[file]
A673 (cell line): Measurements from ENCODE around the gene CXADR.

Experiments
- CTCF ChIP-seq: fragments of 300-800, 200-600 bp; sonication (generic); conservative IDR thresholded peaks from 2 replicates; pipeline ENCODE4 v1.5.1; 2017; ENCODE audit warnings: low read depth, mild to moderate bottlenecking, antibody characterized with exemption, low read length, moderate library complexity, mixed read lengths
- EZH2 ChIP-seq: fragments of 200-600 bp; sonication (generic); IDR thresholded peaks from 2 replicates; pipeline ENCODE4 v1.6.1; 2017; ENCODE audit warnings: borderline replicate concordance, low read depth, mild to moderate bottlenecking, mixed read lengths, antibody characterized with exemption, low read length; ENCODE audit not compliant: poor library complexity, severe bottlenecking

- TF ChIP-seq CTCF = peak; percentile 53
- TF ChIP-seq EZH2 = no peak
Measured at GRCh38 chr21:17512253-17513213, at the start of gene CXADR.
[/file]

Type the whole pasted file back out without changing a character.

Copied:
A673 (cell line): Measurements from ENCODE around the gene CXADR.

Experiments
- CTCF ChIP-seq: fragments of 300-800, 200-600 bp; sonication (generic); conservative IDR thresholded peaks from 2 replicates; pipeline ENCODE4 v1.5.1; 2017; ENCODE audit warnings: low read depth, mild to moderate bottlenecking, antibody characterized with exemption, low read length, moderate library complexity, mixed read lengths
- EZH2 ChIP-seq: fragments of 200-600 bp; sonication (generic); IDR thresholded peaks from 2 replicates; pipeline ENCODE4 v1.6.1; 2017; ENCODE audit warnings: borderline replicate concordance, low read depth, mild to moderate bottlenecking, mixed read lengths, antibody characterized with exemption, low read length; ENCODE audit not compliant: poor library complexity, severe bottlenecking

- TF ChIP-seq CTCF = peak; percentile 53
- TF ChIP-seq EZH2 = no peak
Measured at GRCh38 chr21:17512253-17513213, at the start of gene CXADR.